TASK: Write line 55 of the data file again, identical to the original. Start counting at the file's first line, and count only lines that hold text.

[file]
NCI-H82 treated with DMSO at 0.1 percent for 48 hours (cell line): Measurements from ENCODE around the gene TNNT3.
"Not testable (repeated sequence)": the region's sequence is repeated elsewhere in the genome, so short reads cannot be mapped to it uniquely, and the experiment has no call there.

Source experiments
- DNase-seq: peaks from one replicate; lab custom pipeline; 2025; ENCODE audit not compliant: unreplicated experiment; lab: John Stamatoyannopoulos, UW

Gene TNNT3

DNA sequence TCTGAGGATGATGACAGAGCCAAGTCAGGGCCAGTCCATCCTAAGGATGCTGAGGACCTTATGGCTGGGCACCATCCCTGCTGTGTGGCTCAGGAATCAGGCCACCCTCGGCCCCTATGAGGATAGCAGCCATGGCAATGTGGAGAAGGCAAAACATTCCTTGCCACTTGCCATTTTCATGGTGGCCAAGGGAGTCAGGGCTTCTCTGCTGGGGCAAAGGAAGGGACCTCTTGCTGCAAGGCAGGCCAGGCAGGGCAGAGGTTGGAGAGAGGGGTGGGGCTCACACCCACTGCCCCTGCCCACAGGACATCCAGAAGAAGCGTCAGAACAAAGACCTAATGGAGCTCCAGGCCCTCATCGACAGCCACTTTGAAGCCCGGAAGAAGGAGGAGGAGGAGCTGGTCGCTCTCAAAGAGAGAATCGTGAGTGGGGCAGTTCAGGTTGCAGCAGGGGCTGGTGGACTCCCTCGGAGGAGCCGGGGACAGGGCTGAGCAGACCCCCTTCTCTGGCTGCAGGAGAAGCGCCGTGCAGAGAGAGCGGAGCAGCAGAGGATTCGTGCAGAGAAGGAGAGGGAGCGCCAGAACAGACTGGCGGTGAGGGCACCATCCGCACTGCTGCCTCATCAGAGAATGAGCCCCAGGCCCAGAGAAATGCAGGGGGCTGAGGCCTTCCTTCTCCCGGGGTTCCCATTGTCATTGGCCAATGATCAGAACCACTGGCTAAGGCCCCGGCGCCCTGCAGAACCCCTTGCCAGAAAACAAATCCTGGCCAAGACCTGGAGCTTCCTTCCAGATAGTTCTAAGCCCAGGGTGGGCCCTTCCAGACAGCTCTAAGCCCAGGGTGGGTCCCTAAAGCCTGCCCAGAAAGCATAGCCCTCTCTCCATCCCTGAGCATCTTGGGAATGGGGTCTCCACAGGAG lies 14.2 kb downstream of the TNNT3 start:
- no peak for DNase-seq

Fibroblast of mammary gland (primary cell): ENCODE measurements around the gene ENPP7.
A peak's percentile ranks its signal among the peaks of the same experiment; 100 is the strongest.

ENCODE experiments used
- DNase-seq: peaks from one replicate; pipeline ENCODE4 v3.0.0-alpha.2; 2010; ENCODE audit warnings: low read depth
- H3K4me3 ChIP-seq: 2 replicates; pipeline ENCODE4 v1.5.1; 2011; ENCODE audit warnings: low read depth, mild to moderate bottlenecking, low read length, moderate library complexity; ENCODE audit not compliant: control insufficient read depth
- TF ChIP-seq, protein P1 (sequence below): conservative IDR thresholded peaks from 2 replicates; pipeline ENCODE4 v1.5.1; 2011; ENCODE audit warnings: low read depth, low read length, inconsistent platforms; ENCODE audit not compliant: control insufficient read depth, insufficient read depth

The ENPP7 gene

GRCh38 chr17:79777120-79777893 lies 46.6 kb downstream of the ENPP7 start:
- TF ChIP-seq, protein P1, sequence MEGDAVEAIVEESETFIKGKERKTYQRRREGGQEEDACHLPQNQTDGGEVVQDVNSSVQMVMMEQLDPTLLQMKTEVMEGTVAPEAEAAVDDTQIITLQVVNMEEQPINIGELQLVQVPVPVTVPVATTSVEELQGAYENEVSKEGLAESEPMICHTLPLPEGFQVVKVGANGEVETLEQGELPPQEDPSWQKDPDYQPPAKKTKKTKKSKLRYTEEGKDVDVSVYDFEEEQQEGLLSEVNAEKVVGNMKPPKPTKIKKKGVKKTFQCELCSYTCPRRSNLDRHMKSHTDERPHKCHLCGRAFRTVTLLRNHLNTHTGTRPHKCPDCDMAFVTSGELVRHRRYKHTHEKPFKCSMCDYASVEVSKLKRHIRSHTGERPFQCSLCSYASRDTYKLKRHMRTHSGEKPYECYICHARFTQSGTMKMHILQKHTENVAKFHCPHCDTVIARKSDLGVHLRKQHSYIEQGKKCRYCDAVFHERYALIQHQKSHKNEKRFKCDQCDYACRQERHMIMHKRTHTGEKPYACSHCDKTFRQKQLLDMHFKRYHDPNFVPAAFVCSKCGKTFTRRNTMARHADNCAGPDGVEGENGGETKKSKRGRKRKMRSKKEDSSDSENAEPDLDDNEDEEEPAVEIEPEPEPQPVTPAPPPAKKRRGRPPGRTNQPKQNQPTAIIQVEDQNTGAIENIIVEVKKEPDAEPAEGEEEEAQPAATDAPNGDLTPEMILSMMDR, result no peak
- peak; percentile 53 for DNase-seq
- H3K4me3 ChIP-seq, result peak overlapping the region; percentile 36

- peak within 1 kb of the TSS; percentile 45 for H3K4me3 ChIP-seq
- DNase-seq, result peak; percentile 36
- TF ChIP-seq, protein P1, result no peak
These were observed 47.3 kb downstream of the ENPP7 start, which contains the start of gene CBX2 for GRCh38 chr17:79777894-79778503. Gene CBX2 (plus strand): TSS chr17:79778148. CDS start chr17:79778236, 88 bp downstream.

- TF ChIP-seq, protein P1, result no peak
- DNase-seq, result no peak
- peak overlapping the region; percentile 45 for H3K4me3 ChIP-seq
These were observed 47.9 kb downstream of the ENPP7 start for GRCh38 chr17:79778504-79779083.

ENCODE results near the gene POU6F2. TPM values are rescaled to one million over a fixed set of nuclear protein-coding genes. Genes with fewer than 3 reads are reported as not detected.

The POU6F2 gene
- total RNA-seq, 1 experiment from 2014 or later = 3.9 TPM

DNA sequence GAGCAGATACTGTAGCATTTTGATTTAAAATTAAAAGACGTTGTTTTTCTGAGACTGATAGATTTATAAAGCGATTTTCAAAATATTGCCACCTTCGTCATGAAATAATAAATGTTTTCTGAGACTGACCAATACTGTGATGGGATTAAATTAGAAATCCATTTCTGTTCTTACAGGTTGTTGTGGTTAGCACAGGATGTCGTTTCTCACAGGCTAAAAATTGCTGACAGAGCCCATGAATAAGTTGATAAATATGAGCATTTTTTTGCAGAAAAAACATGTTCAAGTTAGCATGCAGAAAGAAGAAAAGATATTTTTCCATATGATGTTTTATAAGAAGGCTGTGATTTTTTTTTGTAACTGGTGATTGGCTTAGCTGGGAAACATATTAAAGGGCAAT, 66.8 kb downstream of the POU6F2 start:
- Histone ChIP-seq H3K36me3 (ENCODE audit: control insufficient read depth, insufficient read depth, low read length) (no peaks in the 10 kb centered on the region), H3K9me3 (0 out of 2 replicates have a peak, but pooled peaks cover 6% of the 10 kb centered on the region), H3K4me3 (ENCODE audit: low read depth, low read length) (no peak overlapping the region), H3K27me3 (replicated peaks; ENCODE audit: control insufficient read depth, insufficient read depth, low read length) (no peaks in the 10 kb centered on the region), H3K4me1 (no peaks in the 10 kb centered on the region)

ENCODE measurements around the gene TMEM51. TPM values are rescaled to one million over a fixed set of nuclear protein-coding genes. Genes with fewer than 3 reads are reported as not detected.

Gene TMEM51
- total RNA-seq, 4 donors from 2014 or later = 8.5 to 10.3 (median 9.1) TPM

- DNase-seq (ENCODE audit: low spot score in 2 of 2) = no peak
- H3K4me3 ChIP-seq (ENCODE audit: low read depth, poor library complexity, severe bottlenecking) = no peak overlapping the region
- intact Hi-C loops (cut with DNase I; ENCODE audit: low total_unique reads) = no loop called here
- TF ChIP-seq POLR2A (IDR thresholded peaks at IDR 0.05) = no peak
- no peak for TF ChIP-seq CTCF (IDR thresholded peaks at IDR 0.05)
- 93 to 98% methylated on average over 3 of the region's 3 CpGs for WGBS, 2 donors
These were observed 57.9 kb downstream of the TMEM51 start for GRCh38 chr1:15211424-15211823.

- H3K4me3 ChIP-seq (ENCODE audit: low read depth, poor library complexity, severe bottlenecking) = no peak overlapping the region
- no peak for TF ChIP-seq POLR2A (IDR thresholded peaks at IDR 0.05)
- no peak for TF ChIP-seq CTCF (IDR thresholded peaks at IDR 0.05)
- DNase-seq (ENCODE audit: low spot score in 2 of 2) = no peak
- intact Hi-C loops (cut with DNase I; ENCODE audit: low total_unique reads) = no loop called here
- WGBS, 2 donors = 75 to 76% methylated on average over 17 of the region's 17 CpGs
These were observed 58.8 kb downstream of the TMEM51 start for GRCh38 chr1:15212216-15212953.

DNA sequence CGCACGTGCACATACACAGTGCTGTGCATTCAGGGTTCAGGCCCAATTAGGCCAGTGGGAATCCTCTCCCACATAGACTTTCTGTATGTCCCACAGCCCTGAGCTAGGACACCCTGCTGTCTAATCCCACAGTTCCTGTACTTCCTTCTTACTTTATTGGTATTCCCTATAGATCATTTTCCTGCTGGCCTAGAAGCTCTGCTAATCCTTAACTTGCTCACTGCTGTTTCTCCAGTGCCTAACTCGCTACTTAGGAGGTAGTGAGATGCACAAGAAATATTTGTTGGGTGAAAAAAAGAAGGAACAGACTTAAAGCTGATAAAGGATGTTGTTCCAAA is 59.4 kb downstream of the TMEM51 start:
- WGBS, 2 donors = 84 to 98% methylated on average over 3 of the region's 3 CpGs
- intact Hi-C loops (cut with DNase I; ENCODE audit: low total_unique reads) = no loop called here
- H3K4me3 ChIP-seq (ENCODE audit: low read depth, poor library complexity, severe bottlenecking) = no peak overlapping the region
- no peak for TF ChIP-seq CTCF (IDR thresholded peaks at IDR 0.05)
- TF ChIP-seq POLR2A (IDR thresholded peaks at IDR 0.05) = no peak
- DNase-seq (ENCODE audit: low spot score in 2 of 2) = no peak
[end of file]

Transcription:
- DNase-seq (ENCODE audit: low spot score in 2 of 2) = no peak